There is some good news though – the latest figures from the NHS Litigation Authority show that the average time taken to resolve a claim against the NHS has reduced to one year and three months in 2012/13, three months fewer than four years ago.
These average figures help to demonstrate that not all claims take years to complete – but anyone making a medical negligence claim must be aware from the start the time it could potentially take for their case to be resolved.
So why is the process so lengthy? Well, to investigate a medical negligence claim properly, there are several steps required that need to be followed. Each step takes time and third parties can be responsible for setting the timescales rather than solicitors or clients.
A broad outline of the process shows some of these steps, although it’s important to again emphasise that all claims, and therefore the work needed to deal with them, can vary. Generally, the more complex and serious the injury or condition, the longer things will take.
An obvious starting point is a discussion with a solicitor to establish the validity of a claim. Details of your injury or condition will be looked at, along with causes and culpability. You will also talk about different ways in which your claim could be funded.
Once a claim has been taken on, the process of evidence gathering begins. Medical records – themselves often lengthy – must be sought and sent to a medical expert to examine and assess via a report that looks at the extent of any negligence. Depending on the workload and availability of the individual, this can take some time to produce, with the possibility that more than one expert will need to be consulted.
Expert reports will be looked at and discussed, potentially involving client, solicitor, experts and a barrister if the issues involved are complex and, if the end result is that the claim is progressed, the relevant allegations are then put to the defendant in writing.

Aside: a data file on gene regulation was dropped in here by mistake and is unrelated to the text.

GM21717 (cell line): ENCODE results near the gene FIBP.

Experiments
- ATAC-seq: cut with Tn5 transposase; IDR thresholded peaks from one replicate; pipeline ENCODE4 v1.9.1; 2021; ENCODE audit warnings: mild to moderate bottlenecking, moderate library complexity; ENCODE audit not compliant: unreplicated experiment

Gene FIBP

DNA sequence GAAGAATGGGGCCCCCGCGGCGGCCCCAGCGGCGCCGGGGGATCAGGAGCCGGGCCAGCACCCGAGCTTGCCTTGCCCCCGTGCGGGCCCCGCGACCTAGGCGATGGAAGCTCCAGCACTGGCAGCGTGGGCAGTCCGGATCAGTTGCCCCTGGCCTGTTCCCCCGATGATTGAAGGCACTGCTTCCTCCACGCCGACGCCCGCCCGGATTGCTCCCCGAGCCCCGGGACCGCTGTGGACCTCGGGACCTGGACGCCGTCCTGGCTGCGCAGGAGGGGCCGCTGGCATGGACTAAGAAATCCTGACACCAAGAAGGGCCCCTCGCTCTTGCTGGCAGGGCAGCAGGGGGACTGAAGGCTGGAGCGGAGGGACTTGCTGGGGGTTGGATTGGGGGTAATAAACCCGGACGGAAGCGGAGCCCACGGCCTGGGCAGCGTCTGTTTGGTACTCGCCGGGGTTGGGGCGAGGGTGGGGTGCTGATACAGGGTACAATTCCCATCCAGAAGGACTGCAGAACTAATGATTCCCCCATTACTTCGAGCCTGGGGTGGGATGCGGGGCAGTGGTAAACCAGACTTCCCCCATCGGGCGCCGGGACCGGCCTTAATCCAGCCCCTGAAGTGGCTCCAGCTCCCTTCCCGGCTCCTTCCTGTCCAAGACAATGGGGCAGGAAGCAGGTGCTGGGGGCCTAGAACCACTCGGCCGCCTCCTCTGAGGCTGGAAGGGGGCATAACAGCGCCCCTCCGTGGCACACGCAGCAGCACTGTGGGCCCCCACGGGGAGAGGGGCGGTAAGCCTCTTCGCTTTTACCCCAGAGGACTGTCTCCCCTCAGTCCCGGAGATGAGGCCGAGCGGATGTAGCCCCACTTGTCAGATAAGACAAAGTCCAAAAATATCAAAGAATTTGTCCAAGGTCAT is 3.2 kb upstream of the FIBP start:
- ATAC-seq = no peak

The defendant has four months to respond – which normally always takes this amount of time, often longer – and will either accept liability or elect to contest the allegations. It could be that liability is admitted early or, at the other end of the scale, if it’s not admitted it may be necessary to commence court proceedings and the matter will proceed to trial. If this occurs, it is likely to take a minimum of three years to be resolved. Even if liability is admitted, it can still take time to quantify all the consequential financial losses.
While all of this might sound daunting or frustrating at first glance, it’s also helpful to be aware of potential timescales when starting out with a claim so that future frustrations can be minimised further down the line.
At Fletchers, we are committed to providing clients with the best possible service and this extends to making sure that cases don’t take any longer than they should. No matter what stage a claim is at, we’ll be there to help. Timescales shouldn’t put people off – many people succeed with their claim and find that their patience has been worth it.